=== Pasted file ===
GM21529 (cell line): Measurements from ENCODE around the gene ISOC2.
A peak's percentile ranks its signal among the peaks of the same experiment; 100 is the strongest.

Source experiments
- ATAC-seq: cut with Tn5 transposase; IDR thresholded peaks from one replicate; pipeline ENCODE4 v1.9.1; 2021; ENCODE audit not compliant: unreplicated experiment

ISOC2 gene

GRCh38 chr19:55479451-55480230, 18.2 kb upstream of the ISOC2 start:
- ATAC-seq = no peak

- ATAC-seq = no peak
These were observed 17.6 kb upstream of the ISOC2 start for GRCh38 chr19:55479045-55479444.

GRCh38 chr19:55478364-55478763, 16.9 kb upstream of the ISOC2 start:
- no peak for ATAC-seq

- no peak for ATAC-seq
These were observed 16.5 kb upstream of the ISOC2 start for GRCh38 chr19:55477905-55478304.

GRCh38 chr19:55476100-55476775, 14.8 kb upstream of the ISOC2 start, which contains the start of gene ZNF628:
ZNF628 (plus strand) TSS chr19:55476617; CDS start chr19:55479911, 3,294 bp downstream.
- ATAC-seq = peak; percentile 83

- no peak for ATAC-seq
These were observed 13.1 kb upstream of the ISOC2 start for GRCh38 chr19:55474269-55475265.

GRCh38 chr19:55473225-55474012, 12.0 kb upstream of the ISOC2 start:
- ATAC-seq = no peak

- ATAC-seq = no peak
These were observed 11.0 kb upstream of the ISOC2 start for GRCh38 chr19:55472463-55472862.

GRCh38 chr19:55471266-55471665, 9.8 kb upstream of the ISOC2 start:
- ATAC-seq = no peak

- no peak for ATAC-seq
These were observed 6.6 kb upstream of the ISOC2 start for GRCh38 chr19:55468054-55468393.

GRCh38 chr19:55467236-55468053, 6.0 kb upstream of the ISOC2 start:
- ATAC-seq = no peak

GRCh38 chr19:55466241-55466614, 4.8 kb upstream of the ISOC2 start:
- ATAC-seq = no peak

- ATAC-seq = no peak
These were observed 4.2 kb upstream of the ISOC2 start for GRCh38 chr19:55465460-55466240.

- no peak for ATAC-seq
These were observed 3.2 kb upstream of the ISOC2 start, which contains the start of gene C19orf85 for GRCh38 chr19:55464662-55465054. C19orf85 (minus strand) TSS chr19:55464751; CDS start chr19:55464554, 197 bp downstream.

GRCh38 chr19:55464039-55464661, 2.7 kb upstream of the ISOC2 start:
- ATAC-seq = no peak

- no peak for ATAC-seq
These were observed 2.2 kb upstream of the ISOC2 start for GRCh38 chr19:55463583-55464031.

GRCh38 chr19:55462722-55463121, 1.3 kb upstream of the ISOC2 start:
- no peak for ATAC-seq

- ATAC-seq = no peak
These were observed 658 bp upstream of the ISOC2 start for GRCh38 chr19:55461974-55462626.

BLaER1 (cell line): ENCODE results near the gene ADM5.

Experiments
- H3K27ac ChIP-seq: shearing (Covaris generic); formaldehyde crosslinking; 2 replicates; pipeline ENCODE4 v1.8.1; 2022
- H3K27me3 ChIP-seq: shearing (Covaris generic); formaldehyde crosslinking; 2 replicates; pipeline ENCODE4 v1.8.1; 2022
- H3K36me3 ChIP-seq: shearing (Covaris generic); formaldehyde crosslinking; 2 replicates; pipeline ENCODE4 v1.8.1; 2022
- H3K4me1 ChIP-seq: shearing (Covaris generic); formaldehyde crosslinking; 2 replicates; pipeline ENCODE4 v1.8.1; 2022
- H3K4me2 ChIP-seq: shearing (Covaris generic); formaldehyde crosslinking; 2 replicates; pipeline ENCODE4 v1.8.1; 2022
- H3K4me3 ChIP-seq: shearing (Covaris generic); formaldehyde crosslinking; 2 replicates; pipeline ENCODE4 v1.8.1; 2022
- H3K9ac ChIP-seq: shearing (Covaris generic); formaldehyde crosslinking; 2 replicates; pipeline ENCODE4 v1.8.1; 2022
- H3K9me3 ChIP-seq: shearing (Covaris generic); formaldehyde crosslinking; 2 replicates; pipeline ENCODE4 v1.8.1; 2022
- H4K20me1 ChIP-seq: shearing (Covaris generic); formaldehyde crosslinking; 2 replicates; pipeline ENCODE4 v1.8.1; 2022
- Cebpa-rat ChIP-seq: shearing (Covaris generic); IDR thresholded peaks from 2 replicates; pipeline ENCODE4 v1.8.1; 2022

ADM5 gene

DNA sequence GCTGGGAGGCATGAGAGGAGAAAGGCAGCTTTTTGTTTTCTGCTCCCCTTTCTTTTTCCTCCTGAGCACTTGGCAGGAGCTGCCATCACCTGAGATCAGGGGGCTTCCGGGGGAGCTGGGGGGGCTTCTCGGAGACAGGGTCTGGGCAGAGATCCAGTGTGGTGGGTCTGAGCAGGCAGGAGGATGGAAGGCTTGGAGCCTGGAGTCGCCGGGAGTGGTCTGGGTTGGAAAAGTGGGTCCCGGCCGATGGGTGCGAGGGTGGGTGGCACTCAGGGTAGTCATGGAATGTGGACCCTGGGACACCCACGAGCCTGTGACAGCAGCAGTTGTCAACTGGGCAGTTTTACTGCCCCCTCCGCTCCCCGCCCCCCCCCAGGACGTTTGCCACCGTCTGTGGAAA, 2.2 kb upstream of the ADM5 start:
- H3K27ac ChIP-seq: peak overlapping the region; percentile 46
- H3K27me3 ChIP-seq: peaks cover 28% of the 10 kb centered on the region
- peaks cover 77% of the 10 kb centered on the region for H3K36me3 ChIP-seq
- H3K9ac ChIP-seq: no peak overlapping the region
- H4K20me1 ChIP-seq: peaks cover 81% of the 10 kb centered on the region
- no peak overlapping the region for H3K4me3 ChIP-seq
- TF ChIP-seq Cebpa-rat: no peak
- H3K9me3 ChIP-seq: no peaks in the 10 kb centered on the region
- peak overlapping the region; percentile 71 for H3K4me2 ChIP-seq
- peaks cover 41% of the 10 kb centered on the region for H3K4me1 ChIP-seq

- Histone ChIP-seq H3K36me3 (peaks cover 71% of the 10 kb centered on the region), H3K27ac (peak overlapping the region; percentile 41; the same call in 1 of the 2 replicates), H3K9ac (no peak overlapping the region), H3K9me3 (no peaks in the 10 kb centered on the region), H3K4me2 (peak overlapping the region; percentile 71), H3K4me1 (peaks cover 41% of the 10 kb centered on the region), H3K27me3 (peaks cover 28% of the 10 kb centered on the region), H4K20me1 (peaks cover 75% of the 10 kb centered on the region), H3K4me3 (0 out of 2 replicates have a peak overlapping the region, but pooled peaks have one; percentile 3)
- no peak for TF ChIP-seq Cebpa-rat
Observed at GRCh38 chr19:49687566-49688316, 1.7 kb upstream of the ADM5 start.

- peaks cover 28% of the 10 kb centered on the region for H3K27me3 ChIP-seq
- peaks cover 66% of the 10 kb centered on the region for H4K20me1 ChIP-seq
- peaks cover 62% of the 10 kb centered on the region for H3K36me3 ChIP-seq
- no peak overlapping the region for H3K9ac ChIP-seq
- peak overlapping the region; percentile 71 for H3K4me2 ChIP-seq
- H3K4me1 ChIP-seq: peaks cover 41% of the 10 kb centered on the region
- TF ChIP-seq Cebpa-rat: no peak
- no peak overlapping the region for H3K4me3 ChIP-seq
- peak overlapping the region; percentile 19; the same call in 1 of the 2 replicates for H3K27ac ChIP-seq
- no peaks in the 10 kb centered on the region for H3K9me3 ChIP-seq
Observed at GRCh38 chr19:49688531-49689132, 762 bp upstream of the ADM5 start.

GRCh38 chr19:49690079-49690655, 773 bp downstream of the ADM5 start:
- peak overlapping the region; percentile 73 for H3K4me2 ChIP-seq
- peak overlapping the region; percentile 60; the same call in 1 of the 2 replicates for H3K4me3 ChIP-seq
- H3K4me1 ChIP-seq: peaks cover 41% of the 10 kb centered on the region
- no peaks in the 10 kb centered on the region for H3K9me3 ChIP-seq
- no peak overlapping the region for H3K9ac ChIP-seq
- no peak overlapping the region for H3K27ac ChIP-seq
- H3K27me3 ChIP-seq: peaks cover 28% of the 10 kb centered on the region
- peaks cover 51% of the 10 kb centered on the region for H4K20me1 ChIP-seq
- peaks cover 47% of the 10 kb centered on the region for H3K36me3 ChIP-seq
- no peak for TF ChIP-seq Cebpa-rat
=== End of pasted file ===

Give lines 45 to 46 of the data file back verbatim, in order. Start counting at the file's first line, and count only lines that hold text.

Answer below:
- H3K27ac ChIP-seq: shearing (Covaris generic); formaldehyde crosslinking; 2 replicates; pipeline ENCODE4 v1.8.1; 2022
- H3K27me3 ChIP-seq: shearing (Covaris generic); formaldehyde crosslinking; 2 replicates; pipeline ENCODE4 v1.8.1; 2022